Competent biography of Washington’s talented young protégé, who commanded the artillery throughout the American Revolution and served as the nation’s first Secretary of War.
When hostilities broke out, Knox (1750–1806) was a Boston bookseller and enthusiastic member of the local militia, reports Puls (Samuel Adams: Father of the American Revolution, 2006). Most of his knowledge about artillery came from the books in his shop, but that didn’t stop him from offering his services to Washington, who arrived after the Battle of Bunker Hill to take charge of the siege of Boston. Knox entered the war during the winter of 1775-76, when he directed the transport of several dozen immensely heavy cannons from Fort Ticonderoga across 200 miles of frozen wilderness to Boston. Their punishing firepower persuaded the British to evacuate. Directing artillery and engineering forces throughout the war, Knox served as Washington’s essential can-do man. The general ordered a three-pronged attack across the Delaware on Christmas Day, 1776, but only Knox’s prong successfully ferried 2,400 men and 18 field guns across the ice-clogged river to the Jersey shore. In the interim between independence and the first presidential election, he served the Continental Congress as Secretary of War. His proposal for a national military academy was greeted with admiration but did not bear fruit as West Point until 1802. As Washington’s Secretary of War, he worked hard to professionalize the nation’s minuscule Army. When Congress finally agreed to build warships in 1794, Knox educated himself on the subject and then made brilliant technical decisions that created a small but technically advanced U.S. Navy. Readers will encounter few surprises in this portrait of an uncontroversial figure, and some may be annoyed by the author’s attempts to enliven matters with fictionalized dialogue and confident pronouncements on his subject’s inner thoughts.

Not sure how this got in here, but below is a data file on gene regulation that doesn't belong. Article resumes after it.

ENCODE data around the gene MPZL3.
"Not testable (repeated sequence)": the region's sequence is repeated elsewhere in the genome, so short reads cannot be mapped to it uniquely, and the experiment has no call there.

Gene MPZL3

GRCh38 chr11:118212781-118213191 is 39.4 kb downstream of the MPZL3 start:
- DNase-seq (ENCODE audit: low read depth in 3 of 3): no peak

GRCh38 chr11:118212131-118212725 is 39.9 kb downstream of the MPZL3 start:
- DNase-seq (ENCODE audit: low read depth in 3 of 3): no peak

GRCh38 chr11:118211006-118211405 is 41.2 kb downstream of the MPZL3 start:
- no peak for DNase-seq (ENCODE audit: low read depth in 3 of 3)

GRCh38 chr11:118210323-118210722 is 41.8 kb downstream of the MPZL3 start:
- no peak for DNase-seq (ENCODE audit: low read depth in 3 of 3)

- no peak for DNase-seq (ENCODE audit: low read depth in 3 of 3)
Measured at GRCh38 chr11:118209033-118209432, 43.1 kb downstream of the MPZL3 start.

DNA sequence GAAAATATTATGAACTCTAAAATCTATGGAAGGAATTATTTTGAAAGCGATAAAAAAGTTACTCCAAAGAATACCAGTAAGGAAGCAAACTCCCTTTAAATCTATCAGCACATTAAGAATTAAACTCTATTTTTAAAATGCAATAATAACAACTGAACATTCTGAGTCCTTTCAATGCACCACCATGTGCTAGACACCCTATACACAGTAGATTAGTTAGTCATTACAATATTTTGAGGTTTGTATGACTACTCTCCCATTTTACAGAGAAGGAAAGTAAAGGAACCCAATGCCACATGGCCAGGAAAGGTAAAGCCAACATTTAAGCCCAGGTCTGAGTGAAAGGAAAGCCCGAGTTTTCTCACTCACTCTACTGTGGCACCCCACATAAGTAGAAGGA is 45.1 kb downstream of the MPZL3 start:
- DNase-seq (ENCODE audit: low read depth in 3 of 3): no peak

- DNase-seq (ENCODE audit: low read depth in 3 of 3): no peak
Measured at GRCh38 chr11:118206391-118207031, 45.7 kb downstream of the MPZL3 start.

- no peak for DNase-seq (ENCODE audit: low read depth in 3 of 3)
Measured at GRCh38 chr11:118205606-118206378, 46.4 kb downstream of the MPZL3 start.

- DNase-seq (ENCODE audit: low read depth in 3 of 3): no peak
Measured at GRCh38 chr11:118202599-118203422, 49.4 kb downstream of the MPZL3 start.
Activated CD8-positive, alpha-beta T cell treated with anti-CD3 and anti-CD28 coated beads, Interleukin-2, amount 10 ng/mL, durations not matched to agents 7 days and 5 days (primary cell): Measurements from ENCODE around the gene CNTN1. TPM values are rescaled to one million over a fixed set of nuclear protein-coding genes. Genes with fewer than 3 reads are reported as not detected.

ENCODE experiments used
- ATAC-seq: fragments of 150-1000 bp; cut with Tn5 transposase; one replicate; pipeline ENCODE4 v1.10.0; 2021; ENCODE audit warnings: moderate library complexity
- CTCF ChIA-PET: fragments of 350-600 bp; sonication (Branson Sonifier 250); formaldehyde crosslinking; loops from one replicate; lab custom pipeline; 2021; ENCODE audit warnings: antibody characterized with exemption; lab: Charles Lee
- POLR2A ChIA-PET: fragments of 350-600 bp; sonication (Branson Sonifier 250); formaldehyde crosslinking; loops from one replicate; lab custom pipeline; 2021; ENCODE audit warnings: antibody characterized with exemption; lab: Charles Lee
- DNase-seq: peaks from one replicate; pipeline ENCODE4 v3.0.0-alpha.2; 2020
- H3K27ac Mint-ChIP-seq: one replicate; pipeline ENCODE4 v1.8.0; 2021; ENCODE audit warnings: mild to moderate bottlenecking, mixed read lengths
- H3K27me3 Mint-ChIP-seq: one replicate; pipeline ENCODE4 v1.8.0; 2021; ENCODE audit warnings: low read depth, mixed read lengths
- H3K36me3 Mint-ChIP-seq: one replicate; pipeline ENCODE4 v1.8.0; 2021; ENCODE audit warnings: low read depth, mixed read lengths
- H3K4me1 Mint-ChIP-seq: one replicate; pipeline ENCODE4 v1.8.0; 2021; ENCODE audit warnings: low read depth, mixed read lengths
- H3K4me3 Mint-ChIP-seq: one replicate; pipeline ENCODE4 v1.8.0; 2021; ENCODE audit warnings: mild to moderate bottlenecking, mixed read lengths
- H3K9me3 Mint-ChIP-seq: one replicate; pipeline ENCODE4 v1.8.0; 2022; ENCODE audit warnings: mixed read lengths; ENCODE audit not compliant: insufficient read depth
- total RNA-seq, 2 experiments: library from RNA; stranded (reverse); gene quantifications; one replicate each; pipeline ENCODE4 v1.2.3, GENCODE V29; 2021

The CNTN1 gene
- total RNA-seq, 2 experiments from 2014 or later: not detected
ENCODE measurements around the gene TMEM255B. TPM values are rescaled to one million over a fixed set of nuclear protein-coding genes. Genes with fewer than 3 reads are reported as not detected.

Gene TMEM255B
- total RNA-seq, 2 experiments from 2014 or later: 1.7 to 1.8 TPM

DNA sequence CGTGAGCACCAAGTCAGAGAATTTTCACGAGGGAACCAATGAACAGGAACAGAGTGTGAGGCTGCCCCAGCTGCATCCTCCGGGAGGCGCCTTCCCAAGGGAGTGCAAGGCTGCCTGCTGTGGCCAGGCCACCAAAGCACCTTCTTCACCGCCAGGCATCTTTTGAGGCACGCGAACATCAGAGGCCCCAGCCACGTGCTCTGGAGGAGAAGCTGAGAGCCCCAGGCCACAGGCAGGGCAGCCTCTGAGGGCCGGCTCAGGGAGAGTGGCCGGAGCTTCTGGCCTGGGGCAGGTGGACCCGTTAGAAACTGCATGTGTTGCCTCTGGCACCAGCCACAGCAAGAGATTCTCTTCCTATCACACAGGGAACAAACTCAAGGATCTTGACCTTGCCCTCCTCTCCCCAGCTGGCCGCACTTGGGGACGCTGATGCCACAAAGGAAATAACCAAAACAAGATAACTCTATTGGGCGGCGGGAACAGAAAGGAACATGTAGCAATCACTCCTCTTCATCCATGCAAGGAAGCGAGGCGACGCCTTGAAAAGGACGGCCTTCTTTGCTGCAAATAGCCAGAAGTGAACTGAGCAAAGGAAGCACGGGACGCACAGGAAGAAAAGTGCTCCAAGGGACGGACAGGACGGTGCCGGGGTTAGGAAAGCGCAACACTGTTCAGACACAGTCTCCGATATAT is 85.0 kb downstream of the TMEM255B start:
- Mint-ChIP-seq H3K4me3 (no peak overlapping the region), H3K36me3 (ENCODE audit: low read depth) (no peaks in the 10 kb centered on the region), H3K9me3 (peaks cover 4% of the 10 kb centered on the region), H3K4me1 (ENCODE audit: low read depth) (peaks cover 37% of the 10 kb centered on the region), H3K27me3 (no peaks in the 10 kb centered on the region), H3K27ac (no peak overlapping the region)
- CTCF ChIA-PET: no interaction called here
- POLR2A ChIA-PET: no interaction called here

Despite the pop-history trimmings, a solid résumé of everything anyone would want to know about this undeservedly neglected not-quite founding father.